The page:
This recipe for Deviled Oysters was inspired by the inimitable Starfish Oyster Bed and Grill in Toronto where reigning World Oyster Opening Champion Patrick McMurray offers a dazzling array of the freshest, most succulent oysters nightly. Nirvana on a bed of shaved ice.
Last weekend Gena Bone and I went to visit her daughter and my god daughter Carson, a junior at the University of Toronto. She’s doing quite well, thank you, majoring in archaeology and Buddhist studies, with a cute apartment and cuter boyfriend. What could be bad?
I found it reassuring that the friendly folks at Starfish always have an open stool at their oyster bar for Carson and keep an avuncular eye out for her as well. Starfish Oyster Bed has a Cheers kind of vibe — only with world class cuisine and a sophisticated clientele. No buzz-killing Cliff Clavens or Carlas in sight and yet they do seem to know everyone’s name.
While Carson was eager to show off the variety of the Toronto food scene I insisted on Starfish Oyster Bed for dinner two nights in a row. It’s a comfort that godfathers can still make offers that can’t be refused.
Je ne regrette rien! Oh the oysters at Starfish! The finest from North America’s east and west coasts are offered in spectacular abundance. Amazingly tasty wonders from the far-flung shores of Ireland, Scotland and France lie in wait as well. Our master shucker Lawrence created ethereal tasting flights for us. Grand plates composed of contrasting varieties were set before us while Lawrence gently pointed out the origins and finer distinctions of each. Starting with the finest specimens of good old Wellfleets, we moved on to Lilliputian Olympias from British Columbia and then crossed the pond, working our way through elegant Belons and some intensely flavored behemoths from the western shores of Scotland and Ireland. As we’d travel the world on the platter set before us Lawrence would oh-so-casually offer us another glistening half-shell of this and that, insisting we taste some obscure and rare personal favorite, perhaps with a grind of black pepper or gently browned in garlic butter and Panko.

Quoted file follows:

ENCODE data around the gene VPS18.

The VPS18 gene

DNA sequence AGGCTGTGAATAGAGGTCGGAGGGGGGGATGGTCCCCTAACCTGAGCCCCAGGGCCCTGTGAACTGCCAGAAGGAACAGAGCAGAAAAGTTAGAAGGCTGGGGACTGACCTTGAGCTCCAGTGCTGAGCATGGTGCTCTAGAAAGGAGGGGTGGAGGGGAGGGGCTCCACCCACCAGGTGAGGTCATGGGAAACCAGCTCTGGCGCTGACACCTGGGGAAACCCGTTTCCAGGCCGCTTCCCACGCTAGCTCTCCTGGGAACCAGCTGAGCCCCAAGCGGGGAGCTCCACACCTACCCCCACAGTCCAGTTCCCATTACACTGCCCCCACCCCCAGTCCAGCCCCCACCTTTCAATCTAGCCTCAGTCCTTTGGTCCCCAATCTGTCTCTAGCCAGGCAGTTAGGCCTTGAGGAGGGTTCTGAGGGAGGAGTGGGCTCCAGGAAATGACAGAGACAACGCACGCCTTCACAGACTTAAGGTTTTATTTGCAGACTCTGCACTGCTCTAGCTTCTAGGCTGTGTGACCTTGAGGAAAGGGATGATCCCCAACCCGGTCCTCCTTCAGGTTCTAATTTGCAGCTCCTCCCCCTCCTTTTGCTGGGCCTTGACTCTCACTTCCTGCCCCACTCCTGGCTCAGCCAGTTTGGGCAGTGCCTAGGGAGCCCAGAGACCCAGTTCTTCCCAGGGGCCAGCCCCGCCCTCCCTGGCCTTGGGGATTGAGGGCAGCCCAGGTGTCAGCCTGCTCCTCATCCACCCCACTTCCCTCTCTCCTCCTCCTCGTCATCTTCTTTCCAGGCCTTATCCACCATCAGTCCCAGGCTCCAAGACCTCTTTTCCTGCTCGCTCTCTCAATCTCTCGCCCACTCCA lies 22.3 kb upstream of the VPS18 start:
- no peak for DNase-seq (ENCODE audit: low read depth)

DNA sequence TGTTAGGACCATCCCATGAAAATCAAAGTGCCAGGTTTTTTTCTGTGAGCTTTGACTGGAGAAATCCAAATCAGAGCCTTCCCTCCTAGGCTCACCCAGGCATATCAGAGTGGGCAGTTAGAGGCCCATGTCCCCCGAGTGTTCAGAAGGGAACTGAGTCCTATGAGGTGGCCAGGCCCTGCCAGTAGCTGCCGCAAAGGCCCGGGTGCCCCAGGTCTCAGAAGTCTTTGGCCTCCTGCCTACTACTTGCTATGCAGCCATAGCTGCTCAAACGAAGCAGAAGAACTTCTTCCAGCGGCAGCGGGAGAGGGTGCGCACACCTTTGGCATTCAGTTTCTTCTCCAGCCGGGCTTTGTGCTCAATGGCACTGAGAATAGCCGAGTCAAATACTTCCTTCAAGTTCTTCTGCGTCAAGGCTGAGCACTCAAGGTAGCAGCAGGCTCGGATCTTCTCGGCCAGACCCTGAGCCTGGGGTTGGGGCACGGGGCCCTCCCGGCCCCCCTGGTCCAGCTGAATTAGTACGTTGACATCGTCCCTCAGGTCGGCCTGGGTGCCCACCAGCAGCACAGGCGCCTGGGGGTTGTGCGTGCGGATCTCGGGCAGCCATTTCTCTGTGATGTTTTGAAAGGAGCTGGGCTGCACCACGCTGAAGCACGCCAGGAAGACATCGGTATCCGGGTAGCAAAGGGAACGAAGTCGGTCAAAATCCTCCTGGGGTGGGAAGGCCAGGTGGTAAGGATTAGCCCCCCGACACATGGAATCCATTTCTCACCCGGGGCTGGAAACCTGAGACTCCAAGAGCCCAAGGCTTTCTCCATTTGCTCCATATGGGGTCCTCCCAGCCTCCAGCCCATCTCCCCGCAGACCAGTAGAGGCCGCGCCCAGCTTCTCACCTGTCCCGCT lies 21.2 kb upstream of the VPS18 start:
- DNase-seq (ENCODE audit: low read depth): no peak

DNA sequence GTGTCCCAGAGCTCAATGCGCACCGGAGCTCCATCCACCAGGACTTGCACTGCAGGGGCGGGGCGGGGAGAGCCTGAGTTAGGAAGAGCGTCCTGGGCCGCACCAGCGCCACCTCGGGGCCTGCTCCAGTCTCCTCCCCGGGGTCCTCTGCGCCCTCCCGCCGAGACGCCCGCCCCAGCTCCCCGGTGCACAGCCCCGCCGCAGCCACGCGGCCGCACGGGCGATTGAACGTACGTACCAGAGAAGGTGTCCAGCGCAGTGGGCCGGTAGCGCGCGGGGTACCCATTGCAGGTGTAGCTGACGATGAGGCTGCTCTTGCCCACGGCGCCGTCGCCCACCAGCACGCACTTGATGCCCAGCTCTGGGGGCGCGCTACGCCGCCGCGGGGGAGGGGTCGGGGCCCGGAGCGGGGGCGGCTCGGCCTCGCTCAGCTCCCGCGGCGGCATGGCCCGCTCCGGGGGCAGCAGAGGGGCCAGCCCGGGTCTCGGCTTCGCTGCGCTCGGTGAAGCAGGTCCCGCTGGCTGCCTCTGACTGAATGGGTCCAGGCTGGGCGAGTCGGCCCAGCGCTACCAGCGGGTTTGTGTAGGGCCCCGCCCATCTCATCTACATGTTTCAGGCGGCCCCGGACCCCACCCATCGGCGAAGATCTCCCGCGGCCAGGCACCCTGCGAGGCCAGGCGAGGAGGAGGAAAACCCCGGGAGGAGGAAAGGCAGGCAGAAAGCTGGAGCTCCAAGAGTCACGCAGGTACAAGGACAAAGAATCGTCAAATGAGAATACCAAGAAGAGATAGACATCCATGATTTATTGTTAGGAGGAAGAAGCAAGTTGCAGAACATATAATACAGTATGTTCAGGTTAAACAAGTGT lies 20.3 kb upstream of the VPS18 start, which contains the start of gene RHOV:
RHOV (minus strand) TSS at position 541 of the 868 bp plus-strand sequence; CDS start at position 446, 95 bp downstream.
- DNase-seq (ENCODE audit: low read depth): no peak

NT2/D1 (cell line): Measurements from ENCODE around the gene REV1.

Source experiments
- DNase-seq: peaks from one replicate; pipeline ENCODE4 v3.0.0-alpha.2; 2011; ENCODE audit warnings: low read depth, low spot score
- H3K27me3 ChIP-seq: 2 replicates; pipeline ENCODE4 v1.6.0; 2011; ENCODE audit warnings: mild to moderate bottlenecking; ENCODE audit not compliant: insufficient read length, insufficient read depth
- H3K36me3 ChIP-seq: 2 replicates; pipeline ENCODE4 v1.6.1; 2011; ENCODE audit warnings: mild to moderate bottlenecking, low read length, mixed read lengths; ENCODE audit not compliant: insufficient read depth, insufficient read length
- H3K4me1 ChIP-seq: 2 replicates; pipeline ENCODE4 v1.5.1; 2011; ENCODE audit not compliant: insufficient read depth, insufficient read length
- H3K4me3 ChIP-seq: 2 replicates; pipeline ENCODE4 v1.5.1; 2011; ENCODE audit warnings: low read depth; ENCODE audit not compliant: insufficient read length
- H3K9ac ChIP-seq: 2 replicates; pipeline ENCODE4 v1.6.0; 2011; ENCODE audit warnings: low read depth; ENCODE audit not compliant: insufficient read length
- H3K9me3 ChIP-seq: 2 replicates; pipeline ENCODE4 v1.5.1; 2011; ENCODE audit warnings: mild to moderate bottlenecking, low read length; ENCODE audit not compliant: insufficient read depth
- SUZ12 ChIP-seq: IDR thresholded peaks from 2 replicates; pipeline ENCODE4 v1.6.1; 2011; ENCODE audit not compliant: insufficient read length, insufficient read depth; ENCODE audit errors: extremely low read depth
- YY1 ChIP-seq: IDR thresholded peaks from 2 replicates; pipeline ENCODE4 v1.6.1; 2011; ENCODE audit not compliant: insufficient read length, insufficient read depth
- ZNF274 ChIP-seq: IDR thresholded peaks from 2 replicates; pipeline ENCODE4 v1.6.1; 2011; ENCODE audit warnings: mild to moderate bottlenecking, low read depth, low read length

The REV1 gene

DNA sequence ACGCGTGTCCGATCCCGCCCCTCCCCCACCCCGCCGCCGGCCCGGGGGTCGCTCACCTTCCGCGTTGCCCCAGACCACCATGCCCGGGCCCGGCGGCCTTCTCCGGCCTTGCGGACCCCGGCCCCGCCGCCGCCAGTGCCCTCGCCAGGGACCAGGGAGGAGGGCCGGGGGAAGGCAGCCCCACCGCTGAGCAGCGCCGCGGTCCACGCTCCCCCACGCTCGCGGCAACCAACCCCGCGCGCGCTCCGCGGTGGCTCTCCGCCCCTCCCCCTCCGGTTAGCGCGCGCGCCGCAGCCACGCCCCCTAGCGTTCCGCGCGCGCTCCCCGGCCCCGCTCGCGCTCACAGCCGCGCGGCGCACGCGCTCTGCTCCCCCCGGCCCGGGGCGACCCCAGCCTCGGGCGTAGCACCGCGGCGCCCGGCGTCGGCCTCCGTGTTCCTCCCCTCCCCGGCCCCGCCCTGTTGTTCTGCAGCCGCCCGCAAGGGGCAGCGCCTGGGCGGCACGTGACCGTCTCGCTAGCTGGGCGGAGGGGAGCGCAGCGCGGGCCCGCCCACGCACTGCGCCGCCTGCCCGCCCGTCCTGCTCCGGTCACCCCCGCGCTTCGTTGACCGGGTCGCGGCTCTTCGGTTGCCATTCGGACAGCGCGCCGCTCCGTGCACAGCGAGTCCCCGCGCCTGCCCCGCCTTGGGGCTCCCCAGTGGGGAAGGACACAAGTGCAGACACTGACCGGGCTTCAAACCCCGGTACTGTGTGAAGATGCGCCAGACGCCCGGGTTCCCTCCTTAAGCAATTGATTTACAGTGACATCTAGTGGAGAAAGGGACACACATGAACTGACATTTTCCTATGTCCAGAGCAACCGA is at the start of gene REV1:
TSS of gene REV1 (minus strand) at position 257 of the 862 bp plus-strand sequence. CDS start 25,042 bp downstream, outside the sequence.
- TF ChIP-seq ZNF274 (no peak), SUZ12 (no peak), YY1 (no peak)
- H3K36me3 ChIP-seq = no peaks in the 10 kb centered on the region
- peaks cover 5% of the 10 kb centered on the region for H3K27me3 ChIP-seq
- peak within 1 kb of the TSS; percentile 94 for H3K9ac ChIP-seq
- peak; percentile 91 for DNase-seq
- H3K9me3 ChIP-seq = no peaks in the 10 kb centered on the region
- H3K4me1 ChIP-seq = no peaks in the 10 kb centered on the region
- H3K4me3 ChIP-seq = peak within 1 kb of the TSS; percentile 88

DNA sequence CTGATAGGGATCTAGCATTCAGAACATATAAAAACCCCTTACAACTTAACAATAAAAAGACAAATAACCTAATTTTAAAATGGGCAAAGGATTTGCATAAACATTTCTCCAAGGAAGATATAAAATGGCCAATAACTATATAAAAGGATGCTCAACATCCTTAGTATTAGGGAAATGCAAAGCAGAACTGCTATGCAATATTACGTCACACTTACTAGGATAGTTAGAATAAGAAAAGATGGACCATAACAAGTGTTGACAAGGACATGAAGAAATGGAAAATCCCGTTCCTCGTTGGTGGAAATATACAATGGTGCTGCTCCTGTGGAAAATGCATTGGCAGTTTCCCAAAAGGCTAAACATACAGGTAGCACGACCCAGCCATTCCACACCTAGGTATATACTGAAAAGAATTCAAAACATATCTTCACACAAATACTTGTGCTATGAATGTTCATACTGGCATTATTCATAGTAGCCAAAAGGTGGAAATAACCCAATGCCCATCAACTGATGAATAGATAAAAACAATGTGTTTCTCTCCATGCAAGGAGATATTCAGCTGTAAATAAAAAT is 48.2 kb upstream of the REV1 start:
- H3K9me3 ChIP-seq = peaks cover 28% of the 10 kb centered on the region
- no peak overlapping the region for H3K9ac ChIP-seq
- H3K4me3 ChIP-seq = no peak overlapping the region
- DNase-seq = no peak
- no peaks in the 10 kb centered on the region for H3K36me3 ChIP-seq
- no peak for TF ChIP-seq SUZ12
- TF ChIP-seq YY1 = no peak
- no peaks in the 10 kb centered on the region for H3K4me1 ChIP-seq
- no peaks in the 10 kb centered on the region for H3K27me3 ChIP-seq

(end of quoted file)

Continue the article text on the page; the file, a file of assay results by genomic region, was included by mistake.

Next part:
And what of that charming champion shucker / Starfish proprietor Patrick McMurray? He of the uncontested world record of 38 oysters shucked in one minute, beating his previous record of 32?
Skills of his magnitude don’t happen by accident. Of course years of practice and an unwavering, passionate obsession are required but the inside skinny is McMurray has invented innovative tools like this Shuckin’ Puck (only a Canadian…) and pistol grip long-bladed oyster knife.
The extra-strong tip and ergonomic grip on the McMurry makes it easy to pop the top shell. Sharpened on both sides, long blade makes a quick scrape along both top and bottom shells to sever the abductor muscles, ensuring they slip out effortlessly when tipped into waiting lips. The Shuckin’ Puck provides a non-skid base (safety first kids!) securing the bi-valve horizontally, thereby preserving the maximal amount of delicious oyster liquor. Buy yours here.
The inspiration for these Deviled Oysters is a small variation one of those aforementioned bonus treats, some of Lawrence’s hotties-on-the-half-shell doused in garlic butter, Panko topped and toasted for a crunchy counterpoint to the salty softness beneath. I simply swapped out the garlic with a big hit of Tabasco, with excellent results I might add.
Back home in East Hampton we immediately set off on a quest for the finest and freshest. A dozen Long Island North Forks from Sag Harbor’s Dock House quickly turned into two dozen as soon as tasted one in the shop. Over at Stuarts in Amagansett we scooped up another dozen Montauk freshies brought in just that morning. The North Forks had deeper shells and a brinier flavor; the Montauks were shallower of shell and more delicate of taste. Lesson learned: variety is not only the spice of life, it’s the lifeblood of a good ol’ oyster feast.
It couldn’t be simpler — click here for the recipe for Deviled Oysters from East Hampton, Montauk and Long Island’s North Fork.